In accordance with the Brown Act, the City of Bakersfield is pleased to announce that it has reached a settlement in its lawsuit entitled: California Water Service Company and City of Bakersfield v. The Dow Chemical Company, et al. San Mateo County Superior Court Case No. CIV 470999.
The case was brought by the City to recover damages as a result of the contamination of its water from a fumigant manufactured by Dow/Shell Oil which contained 1,2,3 trichloropropane (TCP). The State of California has recently adopted a maximum contamination level of 5 parts per trillion (ppt) for this contaminant.
In order to remove the TCP from city wells, the City has to install vessels containing granular activated carbon. This has required the City to bond for said capital costs, resulting in higher water fees to city customers. The gross settlement to the City of $82 million less legal fees and costs, for a net of approximately $54 million, will allow for recovery of the capital costs to install the treatment in 35 city wells.
Under the settlement terms, the City is also able to preserve future claims against the defendants should the need arise to expand the clean-up process.
At the January 10, 2018 City Council meeting, staff will bring forward an action item for consideration by the City Council which would call the previously issued bonds in the amount of $23 million. That process takes notice to bondholders and about 35 days. At the February 21, 2018 City Council meeting, City staff will also propose that the two water rate increases previously authorized be voided; one for 13% which would have gone into effect in July of 2018 and another for 7.6% that would have gone into effect in July of 2019.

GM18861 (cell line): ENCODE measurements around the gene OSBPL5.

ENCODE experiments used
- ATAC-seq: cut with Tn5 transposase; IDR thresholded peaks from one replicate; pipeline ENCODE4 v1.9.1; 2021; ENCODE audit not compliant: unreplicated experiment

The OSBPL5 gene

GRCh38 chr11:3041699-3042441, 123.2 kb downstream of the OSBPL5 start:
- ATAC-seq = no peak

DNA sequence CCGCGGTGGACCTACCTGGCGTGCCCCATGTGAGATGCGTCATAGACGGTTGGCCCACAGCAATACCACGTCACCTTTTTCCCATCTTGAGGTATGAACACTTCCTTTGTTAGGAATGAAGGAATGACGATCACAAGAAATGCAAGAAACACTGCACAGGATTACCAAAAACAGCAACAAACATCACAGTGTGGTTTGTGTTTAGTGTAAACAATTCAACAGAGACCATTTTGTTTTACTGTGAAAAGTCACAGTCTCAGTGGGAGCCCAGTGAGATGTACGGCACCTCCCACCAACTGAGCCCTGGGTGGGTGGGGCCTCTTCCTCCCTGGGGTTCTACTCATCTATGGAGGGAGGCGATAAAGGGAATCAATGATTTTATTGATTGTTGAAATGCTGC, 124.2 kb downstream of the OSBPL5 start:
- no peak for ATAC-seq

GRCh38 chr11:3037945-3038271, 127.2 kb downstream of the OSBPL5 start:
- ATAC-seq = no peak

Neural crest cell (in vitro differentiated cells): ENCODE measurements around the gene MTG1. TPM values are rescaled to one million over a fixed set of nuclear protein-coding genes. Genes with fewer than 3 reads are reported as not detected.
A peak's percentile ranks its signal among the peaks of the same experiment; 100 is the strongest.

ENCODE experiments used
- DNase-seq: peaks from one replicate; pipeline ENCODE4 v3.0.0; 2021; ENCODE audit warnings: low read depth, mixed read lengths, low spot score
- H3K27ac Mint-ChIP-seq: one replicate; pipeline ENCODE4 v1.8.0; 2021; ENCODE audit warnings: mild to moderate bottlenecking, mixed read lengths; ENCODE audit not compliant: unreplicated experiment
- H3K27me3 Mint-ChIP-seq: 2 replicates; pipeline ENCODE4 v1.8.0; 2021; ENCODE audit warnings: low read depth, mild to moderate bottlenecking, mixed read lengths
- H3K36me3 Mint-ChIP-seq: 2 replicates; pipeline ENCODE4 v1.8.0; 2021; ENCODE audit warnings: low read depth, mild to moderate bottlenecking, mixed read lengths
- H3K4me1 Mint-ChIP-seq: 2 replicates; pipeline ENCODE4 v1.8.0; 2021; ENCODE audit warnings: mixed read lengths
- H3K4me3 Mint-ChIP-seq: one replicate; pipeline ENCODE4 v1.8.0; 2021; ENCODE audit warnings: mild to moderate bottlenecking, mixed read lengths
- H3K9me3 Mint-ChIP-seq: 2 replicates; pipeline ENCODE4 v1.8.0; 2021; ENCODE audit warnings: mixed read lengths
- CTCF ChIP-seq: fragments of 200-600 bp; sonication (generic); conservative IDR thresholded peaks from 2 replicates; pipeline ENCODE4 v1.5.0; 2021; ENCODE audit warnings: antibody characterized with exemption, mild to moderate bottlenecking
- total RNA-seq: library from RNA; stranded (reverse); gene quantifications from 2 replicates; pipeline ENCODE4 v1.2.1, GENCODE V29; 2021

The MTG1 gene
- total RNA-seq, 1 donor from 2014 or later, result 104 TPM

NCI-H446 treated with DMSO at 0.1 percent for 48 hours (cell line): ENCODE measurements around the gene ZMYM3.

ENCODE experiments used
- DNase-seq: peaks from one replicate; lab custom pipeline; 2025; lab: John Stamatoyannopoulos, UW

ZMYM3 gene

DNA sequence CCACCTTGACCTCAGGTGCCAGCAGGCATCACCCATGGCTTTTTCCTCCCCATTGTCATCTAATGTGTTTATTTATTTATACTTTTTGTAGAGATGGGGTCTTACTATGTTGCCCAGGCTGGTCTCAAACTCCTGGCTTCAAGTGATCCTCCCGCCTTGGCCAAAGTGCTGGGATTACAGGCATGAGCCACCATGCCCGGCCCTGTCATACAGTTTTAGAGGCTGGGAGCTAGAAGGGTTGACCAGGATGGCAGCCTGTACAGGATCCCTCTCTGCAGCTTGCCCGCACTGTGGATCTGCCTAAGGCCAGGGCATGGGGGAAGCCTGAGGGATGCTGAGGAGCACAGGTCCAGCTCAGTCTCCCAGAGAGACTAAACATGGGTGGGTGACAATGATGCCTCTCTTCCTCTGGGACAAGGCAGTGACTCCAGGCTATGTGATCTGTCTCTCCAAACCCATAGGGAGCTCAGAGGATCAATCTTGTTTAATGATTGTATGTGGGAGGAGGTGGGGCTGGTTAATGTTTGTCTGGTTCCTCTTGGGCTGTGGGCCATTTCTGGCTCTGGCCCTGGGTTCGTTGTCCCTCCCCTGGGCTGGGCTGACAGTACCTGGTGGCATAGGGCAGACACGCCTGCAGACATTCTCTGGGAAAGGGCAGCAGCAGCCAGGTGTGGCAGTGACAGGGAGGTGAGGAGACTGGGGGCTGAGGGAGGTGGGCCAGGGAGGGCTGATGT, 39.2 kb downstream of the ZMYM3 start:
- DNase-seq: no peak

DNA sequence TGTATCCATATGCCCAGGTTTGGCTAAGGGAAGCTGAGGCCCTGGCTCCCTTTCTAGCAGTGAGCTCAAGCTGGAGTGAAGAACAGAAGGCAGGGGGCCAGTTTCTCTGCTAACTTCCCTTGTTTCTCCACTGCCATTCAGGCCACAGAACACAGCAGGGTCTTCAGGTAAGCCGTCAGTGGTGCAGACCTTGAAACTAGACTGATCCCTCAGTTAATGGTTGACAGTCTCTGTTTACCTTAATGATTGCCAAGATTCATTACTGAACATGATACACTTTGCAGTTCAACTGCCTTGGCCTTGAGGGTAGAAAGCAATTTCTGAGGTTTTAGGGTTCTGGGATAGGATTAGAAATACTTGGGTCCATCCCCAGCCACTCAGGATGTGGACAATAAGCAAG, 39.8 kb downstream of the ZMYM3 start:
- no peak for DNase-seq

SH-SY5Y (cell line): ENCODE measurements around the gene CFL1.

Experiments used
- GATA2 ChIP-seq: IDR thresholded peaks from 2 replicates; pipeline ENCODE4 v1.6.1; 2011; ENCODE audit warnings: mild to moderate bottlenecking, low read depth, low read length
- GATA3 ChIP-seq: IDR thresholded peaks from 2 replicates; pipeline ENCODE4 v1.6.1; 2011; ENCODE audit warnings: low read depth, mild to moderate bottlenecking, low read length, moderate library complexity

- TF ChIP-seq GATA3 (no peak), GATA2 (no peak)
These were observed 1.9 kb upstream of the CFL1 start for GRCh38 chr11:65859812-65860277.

A 16% rate increase was previously approved and went into effect in October of 2017. When the capital costs to complete the treatment facilities are fully known and when practical experience provides a more accurate understanding of ongoing operation and maintenance costs it is possible that a portion of the previously enacted 16% increase can also be reduced.
The City Manager’s Office is proposing to bring that issue forward to the City Council in conjunction with consideration of the 2018/19 Fiscal Year Budget in June 2018.
In July 2017, the State Water Resources Control Board adopted new standards that set a maximum contaminant level (MCL) for the synthetic organic chemical 1,2,3-Trichloropropane (TCP) allowed within domestic water systems. TCP is a chemical compound that was used in pesticides in the 1970s and 1980s and has been found in groundwater in California.
Although this decision may impact multiple domestic water providers providing services within the City of Bakersfield, the information contained on this page pertains specifically to the City's domestic water system. If you do not know the water service provider for your home or business, you can use the Water Service Area Map tool to identify your water provider.